PRODUCTION

 

When Graeme & I returned to dairying in 1994, we sourced Holstein cows to accompany the handful of Jerseys that we had "parked" at our older brother's, Peter, farm.  This was purely for the fact that you could source some very productive holsteins cheaply driven by the fact that the Holstein cow makes up at least 80% of Australia's cow population.  I think back then we purchased 100 holstein cows from all over the place for an average of $720.  These cows provided the basis of the herd as it stands today.  We try to maintain the herd at 50% Holstein & 50% Jersey thereby maximising the milk payment structures as well as keep purebred cows.  We are mixing the milk in the vat not crossbreeding the cow! The cows have always walked as one herd, & they continue to do that today.  However, when it came to determining how much each breed was producing, it would take hours of number crunching.  So 1999, we began separating the herd test samples so that Holsteins would be compared to Holsteins & Jersey Vs Jersey.  So we effectively herd test as 2 separate herds despite the herd being milked all as 1 herd.  By doing this we are now able to look at such factors as Feed Conversion Efficiency without any guess work.  

Another relevant point to note is in May of 2006 we constructed a new dairy.  A 16 aside double-up Rapid Exit Larsen Dairy with Automatic Cup Removers & individual feeding.  The 1st full production year showed an increase of 15% production, but our grain usage did not increase.  We feed an average of approximately 2 tonne per cow per year.  The old dairy used blanket feeding, but with the new dairy, the cows are fed for production in that we drive the cows to peak very high & the cows that are able to do that are rewarded with increased grain & the stale cows are wound back.  In effect, you are utilising your grain better by feeding the cows that are "working for you" to pay the bills.

Since the drought started in 2002, we have had limited amount of water available to irrigation pastures.  In October 2007, we dried off all pastures & went to a TMR system.  The last 2 years, however, we have returned to growing some small amounts of pasture through the summer months.  By growing the 32 ha of perrenial pasture over summer, we have found it to be cost effective & cow health as improved, particularly environmental mastitis.  So currently we have 240 cows being milked, with another 20 calving now (Jan 2010) grazing 32ha of perrenial pasture & then supplemented in the bale as well as 1 partial mix ration per day.  We will start up Annual pastures from 1st March & will stop using the mixer wagon as soon as possible, usually late June early July.  Cow numbers will continue to rise to approximately 290 by Autumn 2010 & then we have another 65 heifers to enter the herd in Spring 2010.  Depending on what rainfall we receive, we then have the option to expand again or to sell off a line of cows.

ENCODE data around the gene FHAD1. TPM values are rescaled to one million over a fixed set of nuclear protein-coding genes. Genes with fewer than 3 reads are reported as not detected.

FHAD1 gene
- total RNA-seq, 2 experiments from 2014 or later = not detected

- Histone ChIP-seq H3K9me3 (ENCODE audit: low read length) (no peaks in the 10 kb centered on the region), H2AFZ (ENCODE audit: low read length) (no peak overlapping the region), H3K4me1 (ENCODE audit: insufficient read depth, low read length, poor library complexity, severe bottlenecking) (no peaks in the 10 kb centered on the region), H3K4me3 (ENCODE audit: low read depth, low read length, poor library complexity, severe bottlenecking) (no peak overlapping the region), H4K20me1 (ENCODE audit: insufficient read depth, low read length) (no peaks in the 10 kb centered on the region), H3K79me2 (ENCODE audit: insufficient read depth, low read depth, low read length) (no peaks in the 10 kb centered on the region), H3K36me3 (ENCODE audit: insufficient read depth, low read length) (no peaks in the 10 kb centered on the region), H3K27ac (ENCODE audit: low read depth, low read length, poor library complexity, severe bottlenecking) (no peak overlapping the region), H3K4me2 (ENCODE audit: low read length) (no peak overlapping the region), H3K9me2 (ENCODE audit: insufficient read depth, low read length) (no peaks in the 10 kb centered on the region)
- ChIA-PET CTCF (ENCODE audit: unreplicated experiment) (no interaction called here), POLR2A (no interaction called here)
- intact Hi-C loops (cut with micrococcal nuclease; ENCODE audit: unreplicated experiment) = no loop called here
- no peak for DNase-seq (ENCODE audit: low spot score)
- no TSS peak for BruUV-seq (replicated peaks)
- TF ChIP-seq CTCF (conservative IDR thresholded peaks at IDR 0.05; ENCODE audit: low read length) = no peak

Kaarmona Jerseys

Year AJBS/JA Award Cow #'s Days Milk %F KgF %P KgP KgMS
1996 60 243
1997 51 4675 5.01 233 3.6 169 402
1998 67 4956 4.9% 241 3.7% 181 422
1999 78 289 4915 4.9 243 3.8 188 431
2000 Gold 86 298 5495 5.0% 274 3.8% 208 482
2001 Gold 105 295 5597 5.0% 282 3.8% 212 494
2002 Gold 115 299 6172 4.9% 302 3.9% 240 542
2003 Gold 116 297 6196 4.7% 293 3.8% 234 527
2004 Gold 130 296 6097 4.8% 291 3.8% 234 525
2005 Gold 126 293 6083 4.8% 290 3.7% 226 516
2006 Gold Award 124 6097 5.1% 311 3.6% 221 532
2007 Platinum 99 6500 4.6% 302 3.8% 247 549
2008 Platinum 133 289 6969 5.0% 349 3.8% 266 615
2009 171 6908 5.1 354 3.8 262 616
* full details to come

 

Kaarmona Holsteins

Year Cow #'s Days Milk %F KgF %P KgP KgMS
0
0
1998 90 6991 275 226 501
0
2000 89 296 7640 4.1 313 3.3 254 567
2001 110 298 7596 4 305 3.3 251 556
2002 93 299 8207 4 325 3.4 277 602
2003 70 289 7881 4 315 3.3 261 576
2004 85 298 7989 3.9 315 3.4 270 585
0
0
0
2008 106 297 9740 3.9 382 3.3 323 705
2009 129 10037 3.9 395 3.3 330 725
* full details to come